A BREAKTHROUGH has been made in the ScotRail train drivers pay dispute that has led to thousands of services axed in a temporary timetable.

Union negotiators have today agreed a 5% pay offer with ScotRail.

Aslef said it is recommending the deal to members which also includes increased allowances for Sunday working and a commitment to look at Sundays being brought into the working week.

The deal will be put to the workers in a referendum and its executive committee will meet next week, on Wednesday, meaning the disruption to services will continue for at least another six days.

Drivers had decided not to work overtime on rest days leading to ScotRail to announce a temporary timetable which meant trains stopped earlier in the evening.

Kevin Lindsay, Aslef Scottish organiser, said: “The offer on pay has been increased to 5% and we have received improved offers on pay for rest day working, Sunday working allowances, driving instructor allowances, maternity pay and an extension of no compulsory redundancies to five years.

"There has also been an improved proposal around the non-consolidated revenue scheme.

“The Joint Working Party will also be looking at Sundays being part of the working week subject to negotiations by December 2027 as per the Aslef charter.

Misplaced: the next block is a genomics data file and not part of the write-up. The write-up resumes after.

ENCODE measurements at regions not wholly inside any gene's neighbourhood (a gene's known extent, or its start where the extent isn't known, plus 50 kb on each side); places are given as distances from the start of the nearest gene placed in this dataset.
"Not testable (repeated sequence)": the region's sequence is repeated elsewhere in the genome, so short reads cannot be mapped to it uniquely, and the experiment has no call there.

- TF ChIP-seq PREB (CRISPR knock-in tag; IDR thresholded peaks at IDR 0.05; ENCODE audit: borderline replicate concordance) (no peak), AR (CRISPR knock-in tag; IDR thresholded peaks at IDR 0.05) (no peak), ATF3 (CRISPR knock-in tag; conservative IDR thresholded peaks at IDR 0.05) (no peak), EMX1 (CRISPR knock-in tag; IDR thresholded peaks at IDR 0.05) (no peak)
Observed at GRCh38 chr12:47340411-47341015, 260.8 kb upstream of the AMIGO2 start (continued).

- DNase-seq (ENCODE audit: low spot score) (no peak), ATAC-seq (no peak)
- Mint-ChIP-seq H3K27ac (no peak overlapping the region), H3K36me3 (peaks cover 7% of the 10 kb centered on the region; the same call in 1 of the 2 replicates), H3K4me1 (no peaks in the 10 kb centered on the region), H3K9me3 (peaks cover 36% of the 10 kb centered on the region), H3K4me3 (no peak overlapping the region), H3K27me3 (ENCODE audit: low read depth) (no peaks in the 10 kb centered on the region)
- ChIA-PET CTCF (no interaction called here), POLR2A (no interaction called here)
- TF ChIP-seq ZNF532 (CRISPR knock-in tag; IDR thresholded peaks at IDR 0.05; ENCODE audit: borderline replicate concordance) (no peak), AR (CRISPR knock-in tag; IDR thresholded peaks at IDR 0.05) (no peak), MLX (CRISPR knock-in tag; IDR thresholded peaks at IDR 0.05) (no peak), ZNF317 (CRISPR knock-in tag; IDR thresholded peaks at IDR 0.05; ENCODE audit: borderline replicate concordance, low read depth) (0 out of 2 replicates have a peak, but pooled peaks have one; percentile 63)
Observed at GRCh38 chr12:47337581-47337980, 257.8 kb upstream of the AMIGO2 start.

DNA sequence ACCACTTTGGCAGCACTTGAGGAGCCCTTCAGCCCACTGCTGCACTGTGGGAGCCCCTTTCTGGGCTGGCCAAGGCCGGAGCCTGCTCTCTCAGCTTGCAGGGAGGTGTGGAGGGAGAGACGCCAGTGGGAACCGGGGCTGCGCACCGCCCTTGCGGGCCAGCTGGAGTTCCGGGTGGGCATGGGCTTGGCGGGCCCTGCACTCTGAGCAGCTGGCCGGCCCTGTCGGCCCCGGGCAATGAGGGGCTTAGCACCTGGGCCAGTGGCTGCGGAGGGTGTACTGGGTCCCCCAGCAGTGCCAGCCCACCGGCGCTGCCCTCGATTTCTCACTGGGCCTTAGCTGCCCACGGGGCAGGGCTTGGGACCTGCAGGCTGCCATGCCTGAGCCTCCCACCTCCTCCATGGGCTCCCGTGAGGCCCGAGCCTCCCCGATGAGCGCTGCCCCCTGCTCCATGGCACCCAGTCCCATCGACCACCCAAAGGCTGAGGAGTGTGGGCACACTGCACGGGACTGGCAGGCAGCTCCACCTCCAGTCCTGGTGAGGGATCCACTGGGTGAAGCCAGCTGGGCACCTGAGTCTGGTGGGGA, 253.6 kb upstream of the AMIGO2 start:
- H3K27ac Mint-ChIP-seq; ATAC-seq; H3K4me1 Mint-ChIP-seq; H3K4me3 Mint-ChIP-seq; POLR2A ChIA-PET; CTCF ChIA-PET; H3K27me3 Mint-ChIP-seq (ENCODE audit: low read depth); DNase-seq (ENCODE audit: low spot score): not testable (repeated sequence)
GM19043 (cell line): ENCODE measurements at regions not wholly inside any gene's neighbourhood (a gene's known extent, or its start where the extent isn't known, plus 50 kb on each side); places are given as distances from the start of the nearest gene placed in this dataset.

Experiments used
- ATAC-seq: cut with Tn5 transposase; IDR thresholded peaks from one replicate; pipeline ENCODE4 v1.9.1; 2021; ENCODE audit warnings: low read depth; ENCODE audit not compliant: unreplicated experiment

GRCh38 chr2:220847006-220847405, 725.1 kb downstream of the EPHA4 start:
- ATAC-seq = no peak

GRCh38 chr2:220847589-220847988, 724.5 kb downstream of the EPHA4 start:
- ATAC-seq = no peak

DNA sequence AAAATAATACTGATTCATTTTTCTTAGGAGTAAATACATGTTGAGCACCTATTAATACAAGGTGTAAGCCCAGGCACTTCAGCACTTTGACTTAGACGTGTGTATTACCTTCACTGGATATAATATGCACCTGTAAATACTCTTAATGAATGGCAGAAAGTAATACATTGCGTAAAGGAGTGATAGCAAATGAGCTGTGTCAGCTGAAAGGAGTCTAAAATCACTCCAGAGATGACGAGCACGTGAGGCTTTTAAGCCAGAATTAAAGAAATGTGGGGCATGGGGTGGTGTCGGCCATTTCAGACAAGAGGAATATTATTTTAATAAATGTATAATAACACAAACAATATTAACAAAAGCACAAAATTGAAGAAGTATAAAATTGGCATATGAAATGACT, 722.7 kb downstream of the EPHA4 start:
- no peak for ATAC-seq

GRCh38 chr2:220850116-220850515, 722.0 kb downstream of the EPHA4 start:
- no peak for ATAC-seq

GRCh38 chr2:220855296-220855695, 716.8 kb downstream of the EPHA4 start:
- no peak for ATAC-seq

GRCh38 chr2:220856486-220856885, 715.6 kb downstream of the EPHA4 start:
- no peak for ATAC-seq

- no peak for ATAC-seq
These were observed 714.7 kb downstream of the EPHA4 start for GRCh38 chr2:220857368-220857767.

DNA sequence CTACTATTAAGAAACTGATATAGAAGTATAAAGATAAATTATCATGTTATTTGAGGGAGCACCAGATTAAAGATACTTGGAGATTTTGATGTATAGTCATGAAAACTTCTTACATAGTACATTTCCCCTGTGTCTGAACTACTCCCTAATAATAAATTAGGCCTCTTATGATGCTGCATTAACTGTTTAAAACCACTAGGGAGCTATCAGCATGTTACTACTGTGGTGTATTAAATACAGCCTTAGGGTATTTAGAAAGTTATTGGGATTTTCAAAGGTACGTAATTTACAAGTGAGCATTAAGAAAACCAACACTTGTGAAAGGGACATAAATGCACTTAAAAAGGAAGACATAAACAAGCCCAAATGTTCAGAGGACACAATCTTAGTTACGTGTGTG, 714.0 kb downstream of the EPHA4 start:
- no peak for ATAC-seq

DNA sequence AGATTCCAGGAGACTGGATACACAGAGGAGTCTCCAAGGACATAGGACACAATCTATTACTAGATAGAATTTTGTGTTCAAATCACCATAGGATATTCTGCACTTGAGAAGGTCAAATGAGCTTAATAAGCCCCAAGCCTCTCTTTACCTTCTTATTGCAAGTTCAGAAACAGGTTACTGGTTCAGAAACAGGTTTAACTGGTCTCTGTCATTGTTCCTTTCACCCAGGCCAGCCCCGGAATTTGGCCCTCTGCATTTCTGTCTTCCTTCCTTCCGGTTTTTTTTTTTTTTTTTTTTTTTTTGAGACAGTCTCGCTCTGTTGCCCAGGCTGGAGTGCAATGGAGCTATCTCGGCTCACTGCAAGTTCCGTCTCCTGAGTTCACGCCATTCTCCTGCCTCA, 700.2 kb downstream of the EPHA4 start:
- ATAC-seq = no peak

“All these proposals, we believe, represent a breakthrough and significant progress and is a recognition of the vital role our members play for society and the economy.”

ScotRail said basic pay for drivers (excluding trainees and those who are newly qualified) would increase by more than £2600, taking the salary to £55,264.

David Simpson, service delivery director at ScotRail, said: “We’ve made a really good offer which recognises the cost-of-living challenges faced by families across the country and delivers good value for the public.

“The feedback we’ve had from many drivers is that they recognise we have made a series of very good offers and we are pleased they will get a say in a referendum.

“The railway plays a vital role in growing the economy and connecting communities. Now more than ever we all need to work together to attract more people to the railway as we recover from the impact of the pandemic.”